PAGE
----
Cancer survivor brings message of hope to rally


June 08, 2000|By Lorraine Gingerich | Lorraine Gingerich,SPECIAL TO THE SUN

LESLIE TOPUS of Clarksville was the keynote speaker at the opening ceremonies for the American Cancer Society's Relay for Life held last Friday and Saturday at Howard Community College. And she knows what she is talking about.

Topus is not only a cancer survivor, she is a cancer patient again.

Topus discovered she had breast cancer after a routine mammogram in February.

"I always gave myself a breast test, and I would never have detected it," she said. "My suggestion is, if women are suspicious at all, they need to ask for, not only a mammogram, but a sonogram. It will always show up on a sonogram."

Topus has had to take a leave of absence from her job as a social studies teacher at River Hill High School. She spends her time taking chemotherapy treatments, resting and gardening.

Topus dedicated her speech to Dr. Alvin Meckler, Emily Shutz, Casey Willis, Eugene Feinstein and her mother, Marion Ruth Baruch Shafran, who lost her battle with pancreatic cancer in January, just two weeks before Topus was diagnosed with her second cancer.

She talked about her other cancer treatment seven years ago and how she and her family managed to find humor in the unpleasantness of the situation. After her speech, Topus and other survivors walked once around the track in the Survivors' Walk.

"I walked that walk and I cried," Topus said.

Team members from each of the 72 teams joined in after the Survivors' Walk. Each team must keep one member walking at all times through the event, which was held from 6:15 p.m. Friday until noon Saturday. Topus is the event's loudest cheerleader.

"Once you come, you always come back," she said.

Topus is the teacher-coordinator for the River Hill Hawks' SHOP (Students Helping Other People), a club dedicated to community service. SHOP members participated as two teams. The teams raised funds by selling luminarias, getting sponsors and selling raffle tickets for a Volkswagen Beetle.

Junior Darby Munshowerof Ellicott City was captain of the SHOP team. "As a team captain, not only is it such a rewarding experience to know we're helping everybody who has cancer and who has been affected by cancer, it is also great to know that we can help people like Mrs. Topus," he said.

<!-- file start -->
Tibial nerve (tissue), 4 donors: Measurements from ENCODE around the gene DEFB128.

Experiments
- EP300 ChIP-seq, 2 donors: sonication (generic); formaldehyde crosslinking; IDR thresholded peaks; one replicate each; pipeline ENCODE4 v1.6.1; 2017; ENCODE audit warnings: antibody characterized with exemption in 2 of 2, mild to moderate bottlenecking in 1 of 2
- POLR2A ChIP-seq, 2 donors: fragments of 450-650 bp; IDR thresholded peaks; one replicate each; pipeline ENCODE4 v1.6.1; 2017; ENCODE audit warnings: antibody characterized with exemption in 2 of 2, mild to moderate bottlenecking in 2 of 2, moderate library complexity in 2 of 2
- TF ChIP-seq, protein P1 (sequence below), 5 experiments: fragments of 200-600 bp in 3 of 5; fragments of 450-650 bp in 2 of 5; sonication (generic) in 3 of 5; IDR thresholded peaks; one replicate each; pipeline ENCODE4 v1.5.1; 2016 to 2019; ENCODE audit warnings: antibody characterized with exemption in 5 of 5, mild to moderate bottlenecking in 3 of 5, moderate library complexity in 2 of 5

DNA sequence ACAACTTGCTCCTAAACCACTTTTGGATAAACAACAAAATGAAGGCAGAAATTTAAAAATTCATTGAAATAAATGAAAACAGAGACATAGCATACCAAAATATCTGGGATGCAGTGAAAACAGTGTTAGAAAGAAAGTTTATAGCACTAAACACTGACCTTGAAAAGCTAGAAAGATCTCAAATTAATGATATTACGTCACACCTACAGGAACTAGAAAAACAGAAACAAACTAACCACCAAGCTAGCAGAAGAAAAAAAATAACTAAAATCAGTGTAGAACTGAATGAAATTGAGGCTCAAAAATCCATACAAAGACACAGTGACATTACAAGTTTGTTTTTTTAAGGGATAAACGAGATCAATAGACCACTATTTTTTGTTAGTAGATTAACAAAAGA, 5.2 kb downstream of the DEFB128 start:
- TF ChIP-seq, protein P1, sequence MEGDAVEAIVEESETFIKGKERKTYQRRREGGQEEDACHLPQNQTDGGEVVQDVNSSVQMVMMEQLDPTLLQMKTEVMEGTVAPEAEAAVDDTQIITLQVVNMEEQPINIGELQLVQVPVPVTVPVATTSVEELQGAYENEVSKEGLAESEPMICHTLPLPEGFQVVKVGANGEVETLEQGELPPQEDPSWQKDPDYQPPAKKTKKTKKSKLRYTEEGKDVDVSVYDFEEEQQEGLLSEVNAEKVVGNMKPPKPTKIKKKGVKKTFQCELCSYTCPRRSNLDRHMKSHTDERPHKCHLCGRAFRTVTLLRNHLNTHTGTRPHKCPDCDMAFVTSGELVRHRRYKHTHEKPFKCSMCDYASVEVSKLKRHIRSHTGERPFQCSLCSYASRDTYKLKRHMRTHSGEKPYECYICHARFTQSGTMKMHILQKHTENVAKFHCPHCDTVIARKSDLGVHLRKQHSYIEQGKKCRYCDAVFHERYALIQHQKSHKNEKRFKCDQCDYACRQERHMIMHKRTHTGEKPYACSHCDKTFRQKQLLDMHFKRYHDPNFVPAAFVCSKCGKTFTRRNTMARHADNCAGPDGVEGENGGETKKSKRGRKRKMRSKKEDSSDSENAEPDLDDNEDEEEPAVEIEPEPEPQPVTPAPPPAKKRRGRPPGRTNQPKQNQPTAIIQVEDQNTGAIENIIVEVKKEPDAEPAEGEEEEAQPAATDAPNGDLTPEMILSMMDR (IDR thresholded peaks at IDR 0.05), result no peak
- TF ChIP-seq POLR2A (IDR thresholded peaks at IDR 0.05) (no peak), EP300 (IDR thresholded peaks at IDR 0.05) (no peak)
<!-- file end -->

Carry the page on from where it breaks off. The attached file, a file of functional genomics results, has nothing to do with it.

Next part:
Participants brought sleeping bags, tents, lawn chairs, blankets and other gear they needed to make it through the night. Teams set up inside and outside of the track. A band played as people walked around the track and visited with friends on other teams.

Every team had a theme, and prizes were awarded for "most spirited team" and "best decorated site." Dinner and breakfast were available for participants.

On Saturday, Relay for Life featured children's activities: pony rides, games, face painting, an appearance by the Orioles bird and demonstrations in dance and gymnastics.

As Topus was greeted by well-wishers during the evening, fellow teacher Anne Contneyof Glenwood worried about her friend's well-being, fearing she would tire too easily.

Topus credits her friends and her family for their support during her cancer treatments. Her father, brother Sid and his wife, Sharon, sister Linda and her three children - Sarah, Ben and Hannah - all attended the event with her.

For Topus, it helps to have a good attitude. "My kids take their cues from me," she said. "If I'm unhappy and I'm sad, then they will be too," she said, then added, "and I can't allow that."

"I'm going to be a person who is living with cancer, not a person dying of cancer. And I'm going to encourage everybody else to do the same thing. Nobody knows how many days we have here."

Ice cream social

The Howard County Conservancy held an ice cream social for members, friends and volunteers to thank everyone for their help this year. Guests lapped up ice cream topped with fresh strawberries and sipped ice-cold lemonade.

Visitors strolled around the grounds to view the gardens, an open classroom and a blacksmith shop. Howard County Master Gardeners sponsored a children's craft: bookmarks with dried flowers and leaves. Antique cars and antique farm equipment were on display.

Green Scouts

Have you noticed how wonderful the Lisbon Elementary School sign looks? Thanks to Cub Scout Pack 827 for their hard work. They planted the flowers May 17 - in the rain! Their green thumbs will produce some beautiful flowers all summer long. Participating were Cub Master John Bossealong with Cubs Charlie Bosse, Robbie Mullinix, Jeff Smith and Chris Snouffer.

Lacrosse competition

Twenty young lacrosse-loving girls from Western Howard County joined together during the past two weeks to form an all-star team that tested the best girls' teams - with members aged 8, 9 and 10 - from a five-state area.

Kathy Black, who coaches girls in the HCLP recreation program, organized these players to compete in the LAX Splash 2000 Tournament in Baltimore County. More than 4,000 players competed, and the girls from the "West" came out on top: six victories in six games in three days!

Defense for the Tornados made the difference, as they held their opponents to the fewest goals scored during the three-day competition.

Trophies, photo shoots and ecstatic parents came together at a post-game ceremony for the champs. Participating were Megan Tart, Brittany Gaw, Alayna Markwordt, Jenny Michael, Katie Biggs, Kyle Evans, Kristy Black, CodeeBuckler, Julianne Nicola, Kristen Keravich, Maddie Lynch, Meghan Starinsky, Amberly German, Tracy Richert, Kate Goodwin, Allyssa Felix, Colleen Brookfield, Maddie Cummings, Kate Selfridge, Diana Apel, Kelsey Tyssowski, Michele Long and Jenna Conway.

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